//
you're reading...
Meetings/ Conference coverage, subxyphoid approach

The best of VATS International 2017: Joel Dunning

In a day crammed full of lectures from internationally recognized experts – as part of a series of articles,  here are our picks

01-award

 

Best Orator:  Dr. Joel Dunning – for overall style, presentation as well as his lecture content.  In particular, his lecture on microlobectomy is excellent for being both informative and entertaining in delivery.  He promotes this 3 port technique, which utilizes a subxiphoid port as the utility incision, stating that the subxiphoid area is more flexible (no ribs) which results in less post-operative pain even when very large tumors or sections of lung5 are removed via the subxiphoid port.   He uses CO2 insufflation, and two 5mm accessory ports.  Insufflation decreases the amount of instrumentation needed, and he can perform most cases easily with the standard laparoscopic general surgery instruments, which fit easily in the 5mm posts.  The most impressive part of this technique is his pot-operative statistics, with 22% of his patients being discharged on post-operative day #1.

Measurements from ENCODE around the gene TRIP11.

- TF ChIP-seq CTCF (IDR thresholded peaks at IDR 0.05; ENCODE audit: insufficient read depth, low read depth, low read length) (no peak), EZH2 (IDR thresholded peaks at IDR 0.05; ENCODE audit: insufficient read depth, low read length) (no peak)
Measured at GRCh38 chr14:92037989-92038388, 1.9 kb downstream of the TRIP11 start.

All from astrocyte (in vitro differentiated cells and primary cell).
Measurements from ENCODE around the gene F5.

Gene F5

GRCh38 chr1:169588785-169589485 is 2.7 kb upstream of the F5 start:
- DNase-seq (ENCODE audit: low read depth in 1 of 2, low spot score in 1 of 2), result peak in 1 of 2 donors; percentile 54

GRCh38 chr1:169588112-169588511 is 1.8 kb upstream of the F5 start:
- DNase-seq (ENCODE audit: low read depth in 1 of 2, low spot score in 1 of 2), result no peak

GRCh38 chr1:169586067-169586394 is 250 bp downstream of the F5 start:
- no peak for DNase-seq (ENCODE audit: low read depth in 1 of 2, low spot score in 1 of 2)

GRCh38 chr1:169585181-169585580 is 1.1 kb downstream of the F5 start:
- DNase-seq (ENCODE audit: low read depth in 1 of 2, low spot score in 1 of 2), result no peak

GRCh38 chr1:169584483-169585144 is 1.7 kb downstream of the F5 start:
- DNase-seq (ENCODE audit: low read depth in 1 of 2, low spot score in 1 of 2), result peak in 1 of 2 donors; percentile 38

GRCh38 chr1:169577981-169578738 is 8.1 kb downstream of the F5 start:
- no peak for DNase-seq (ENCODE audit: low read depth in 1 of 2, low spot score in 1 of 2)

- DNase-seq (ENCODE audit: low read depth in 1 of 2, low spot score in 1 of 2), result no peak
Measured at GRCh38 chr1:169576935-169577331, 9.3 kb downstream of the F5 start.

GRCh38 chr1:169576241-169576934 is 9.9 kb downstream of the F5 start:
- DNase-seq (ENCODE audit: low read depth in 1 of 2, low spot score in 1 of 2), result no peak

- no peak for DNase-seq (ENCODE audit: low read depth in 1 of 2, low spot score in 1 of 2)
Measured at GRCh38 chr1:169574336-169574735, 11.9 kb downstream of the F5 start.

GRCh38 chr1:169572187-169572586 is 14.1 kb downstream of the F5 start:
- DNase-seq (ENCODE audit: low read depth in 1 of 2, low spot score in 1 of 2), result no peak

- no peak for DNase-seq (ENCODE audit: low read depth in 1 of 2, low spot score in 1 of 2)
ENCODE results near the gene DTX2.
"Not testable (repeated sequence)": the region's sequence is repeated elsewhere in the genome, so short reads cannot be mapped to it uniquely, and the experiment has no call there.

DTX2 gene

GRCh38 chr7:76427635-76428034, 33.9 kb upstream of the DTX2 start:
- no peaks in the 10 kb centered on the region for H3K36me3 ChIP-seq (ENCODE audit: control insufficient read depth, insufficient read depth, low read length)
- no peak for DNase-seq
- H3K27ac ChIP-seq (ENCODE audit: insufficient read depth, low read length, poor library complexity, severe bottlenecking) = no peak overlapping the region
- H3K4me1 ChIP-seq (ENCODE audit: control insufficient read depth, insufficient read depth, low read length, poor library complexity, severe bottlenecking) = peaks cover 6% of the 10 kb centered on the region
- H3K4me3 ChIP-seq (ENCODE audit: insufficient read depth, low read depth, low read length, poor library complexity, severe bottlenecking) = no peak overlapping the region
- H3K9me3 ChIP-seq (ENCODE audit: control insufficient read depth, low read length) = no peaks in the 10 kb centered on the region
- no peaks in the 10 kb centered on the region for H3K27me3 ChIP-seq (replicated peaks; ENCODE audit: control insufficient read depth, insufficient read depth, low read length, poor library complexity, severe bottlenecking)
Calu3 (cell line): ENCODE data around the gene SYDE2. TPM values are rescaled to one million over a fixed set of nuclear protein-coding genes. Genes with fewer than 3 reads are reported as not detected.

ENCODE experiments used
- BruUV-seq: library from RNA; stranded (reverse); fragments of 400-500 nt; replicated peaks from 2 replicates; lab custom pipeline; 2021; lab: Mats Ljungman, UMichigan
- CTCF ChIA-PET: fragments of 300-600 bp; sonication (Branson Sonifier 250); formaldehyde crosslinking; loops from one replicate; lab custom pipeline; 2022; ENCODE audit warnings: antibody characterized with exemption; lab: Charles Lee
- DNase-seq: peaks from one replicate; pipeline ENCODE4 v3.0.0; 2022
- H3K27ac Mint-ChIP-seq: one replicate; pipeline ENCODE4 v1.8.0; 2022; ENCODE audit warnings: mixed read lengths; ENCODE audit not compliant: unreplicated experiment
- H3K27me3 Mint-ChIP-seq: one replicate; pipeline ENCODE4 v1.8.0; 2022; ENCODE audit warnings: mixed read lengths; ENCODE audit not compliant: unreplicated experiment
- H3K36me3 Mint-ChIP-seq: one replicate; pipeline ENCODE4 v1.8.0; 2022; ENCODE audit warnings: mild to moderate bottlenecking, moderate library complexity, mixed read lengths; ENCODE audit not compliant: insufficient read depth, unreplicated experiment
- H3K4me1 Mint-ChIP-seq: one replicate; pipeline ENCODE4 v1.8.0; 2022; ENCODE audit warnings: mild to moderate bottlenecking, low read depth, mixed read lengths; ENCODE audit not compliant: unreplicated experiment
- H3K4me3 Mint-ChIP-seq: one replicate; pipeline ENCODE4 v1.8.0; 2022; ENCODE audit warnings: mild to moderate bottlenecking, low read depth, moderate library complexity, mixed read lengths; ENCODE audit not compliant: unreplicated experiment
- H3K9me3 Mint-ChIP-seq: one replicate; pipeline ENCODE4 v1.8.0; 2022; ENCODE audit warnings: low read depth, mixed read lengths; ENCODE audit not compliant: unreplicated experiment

Essential of Microlobectomy

His second lecture: Robotic surgery is better than VATS: Against was a more-tongue-in cheek poke at Dr. Robert Cerfolio.  While entertaining, Dr.  Dunning answered the debate challenge in a less progressive fashion than I would have anticipated.  (While stating that RATS wouldn’t be needed if surgeons would follow all of the best practices for general thoracic surgery because of the excellent outcomes in areas of pain, mortality, length of stay, infection etc. with standard (open) thoracotomy using data researched and published by Dr. Cerfolio was a clever presentation, it doesn’t really address the fact that this very expensive procedure is being touted as “state-of-the-art”  and “cutting edge treatment” despite the lack of scientific evidence to document any real surgical advantages for patients.

DSC_0038

Dr. Joel Dunning

 

Advertisements

About K Eckland

World of Thoracic Surgery is a blog about the work, research, and practices of thoracic surgeons around the world. It includes case studies, [sometimes] dry research, interviews with thoracic surgeons along with patient perspectives, and feedback.

Discussion

No comments yet.

Leave a Reply

Fill in your details below or click an icon to log in:

WordPress.com Logo

You are commenting using your WordPress.com account. Log Out / Change )

Twitter picture

You are commenting using your Twitter account. Log Out / Change )

Facebook photo

You are commenting using your Facebook account. Log Out / Change )

Google+ photo

You are commenting using your Google+ account. Log Out / Change )

Connecting to %s

%d bloggers like this: